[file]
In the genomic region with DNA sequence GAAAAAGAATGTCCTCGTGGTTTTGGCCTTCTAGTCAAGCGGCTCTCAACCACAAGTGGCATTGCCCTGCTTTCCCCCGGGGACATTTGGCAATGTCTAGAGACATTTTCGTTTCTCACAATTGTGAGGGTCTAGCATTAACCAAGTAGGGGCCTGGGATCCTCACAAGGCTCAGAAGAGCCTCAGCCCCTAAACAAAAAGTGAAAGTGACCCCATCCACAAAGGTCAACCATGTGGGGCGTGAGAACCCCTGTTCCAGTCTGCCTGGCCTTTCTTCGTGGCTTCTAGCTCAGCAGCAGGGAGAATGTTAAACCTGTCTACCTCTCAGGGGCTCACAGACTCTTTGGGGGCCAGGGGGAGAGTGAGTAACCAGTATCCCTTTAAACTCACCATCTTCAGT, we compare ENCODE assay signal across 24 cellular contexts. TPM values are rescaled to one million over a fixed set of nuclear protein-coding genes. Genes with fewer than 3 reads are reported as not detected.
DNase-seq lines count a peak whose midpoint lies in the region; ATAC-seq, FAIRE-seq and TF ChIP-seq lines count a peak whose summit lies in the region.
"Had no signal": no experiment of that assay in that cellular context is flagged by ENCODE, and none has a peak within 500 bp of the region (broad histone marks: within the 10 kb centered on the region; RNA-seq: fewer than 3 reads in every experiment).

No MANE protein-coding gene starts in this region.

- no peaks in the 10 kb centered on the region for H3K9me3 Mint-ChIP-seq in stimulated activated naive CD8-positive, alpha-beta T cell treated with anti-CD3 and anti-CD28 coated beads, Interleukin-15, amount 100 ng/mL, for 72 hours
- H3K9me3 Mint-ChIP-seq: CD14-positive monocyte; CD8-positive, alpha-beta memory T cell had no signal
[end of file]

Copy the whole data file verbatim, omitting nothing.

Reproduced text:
In the genomic region with DNA sequence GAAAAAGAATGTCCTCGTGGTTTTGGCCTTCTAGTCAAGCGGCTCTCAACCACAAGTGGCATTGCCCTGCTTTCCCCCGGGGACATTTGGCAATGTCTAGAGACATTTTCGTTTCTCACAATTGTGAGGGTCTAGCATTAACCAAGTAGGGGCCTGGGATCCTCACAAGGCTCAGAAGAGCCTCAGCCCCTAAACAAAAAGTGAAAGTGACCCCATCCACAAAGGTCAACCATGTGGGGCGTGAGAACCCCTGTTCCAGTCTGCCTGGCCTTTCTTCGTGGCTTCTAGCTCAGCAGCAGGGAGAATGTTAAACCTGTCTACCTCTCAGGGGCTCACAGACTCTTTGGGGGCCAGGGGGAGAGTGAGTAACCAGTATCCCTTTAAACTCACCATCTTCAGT, we compare ENCODE assay signal across 24 cellular contexts. TPM values are rescaled to one million over a fixed set of nuclear protein-coding genes. Genes with fewer than 3 reads are reported as not detected.
DNase-seq lines count a peak whose midpoint lies in the region; ATAC-seq, FAIRE-seq and TF ChIP-seq lines count a peak whose summit lies in the region.
"Had no signal": no experiment of that assay in that cellular context is flagged by ENCODE, and none has a peak within 500 bp of the region (broad histone marks: within the 10 kb centered on the region; RNA-seq: fewer than 3 reads in every experiment).

No MANE protein-coding gene starts in this region.

- no peaks in the 10 kb centered on the region for H3K9me3 Mint-ChIP-seq in stimulated activated naive CD8-positive, alpha-beta T cell treated with anti-CD3 and anti-CD28 coated beads, Interleukin-15, amount 100 ng/mL, for 72 hours
- H3K9me3 Mint-ChIP-seq: CD14-positive monocyte; CD8-positive, alpha-beta memory T cell had no signal